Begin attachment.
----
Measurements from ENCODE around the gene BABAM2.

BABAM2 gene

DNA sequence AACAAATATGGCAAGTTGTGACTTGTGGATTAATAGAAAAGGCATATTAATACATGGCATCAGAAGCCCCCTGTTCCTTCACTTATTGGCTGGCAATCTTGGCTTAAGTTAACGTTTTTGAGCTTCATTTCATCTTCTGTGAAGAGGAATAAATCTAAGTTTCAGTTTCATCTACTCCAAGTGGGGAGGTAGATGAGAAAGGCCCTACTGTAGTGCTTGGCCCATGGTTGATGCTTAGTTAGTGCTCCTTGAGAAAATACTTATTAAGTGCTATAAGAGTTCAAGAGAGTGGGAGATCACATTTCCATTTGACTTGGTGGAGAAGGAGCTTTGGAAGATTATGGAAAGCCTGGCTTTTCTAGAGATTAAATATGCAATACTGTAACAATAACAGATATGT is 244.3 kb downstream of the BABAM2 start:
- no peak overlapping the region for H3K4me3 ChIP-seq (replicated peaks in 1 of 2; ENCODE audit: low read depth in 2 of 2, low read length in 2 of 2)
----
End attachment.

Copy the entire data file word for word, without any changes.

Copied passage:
Measurements from ENCODE around the gene BABAM2.

BABAM2 gene

DNA sequence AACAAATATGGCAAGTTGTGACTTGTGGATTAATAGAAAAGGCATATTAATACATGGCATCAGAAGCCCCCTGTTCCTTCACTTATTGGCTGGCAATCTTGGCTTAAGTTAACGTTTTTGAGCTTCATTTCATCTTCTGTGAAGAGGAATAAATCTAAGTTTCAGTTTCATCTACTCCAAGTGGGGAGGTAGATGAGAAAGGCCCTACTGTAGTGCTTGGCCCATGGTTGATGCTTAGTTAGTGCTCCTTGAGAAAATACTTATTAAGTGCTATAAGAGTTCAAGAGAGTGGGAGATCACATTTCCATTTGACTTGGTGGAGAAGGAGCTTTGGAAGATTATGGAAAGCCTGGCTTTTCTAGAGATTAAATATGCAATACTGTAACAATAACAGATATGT is 244.3 kb downstream of the BABAM2 start:
- no peak overlapping the region for H3K4me3 ChIP-seq (replicated peaks in 1 of 2; ENCODE audit: low read depth in 2 of 2, low read length in 2 of 2)